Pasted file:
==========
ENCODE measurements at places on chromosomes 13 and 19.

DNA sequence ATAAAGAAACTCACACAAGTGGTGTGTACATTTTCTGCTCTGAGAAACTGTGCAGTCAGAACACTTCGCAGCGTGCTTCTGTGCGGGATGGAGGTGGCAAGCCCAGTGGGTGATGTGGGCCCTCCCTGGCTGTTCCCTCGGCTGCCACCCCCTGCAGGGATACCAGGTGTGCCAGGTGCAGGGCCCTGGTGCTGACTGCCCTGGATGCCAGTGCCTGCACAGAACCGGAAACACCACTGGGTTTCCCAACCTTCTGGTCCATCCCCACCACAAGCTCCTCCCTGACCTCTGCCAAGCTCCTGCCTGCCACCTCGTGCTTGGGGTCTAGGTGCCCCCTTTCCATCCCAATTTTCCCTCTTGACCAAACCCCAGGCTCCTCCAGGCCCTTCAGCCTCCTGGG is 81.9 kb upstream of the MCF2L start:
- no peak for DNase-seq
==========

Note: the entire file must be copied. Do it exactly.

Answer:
ENCODE measurements at places on chromosomes 13 and 19.

DNA sequence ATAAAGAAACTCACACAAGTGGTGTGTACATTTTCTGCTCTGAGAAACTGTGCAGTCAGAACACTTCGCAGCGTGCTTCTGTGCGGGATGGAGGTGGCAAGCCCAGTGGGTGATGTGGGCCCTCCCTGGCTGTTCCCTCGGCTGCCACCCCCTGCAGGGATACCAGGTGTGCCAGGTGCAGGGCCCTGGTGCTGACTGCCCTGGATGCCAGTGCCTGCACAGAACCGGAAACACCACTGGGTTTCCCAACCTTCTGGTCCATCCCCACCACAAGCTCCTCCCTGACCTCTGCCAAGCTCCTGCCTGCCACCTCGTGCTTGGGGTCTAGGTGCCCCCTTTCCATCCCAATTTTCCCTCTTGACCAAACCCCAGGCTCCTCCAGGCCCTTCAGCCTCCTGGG is 81.9 kb upstream of the MCF2L start:
- no peak for DNase-seq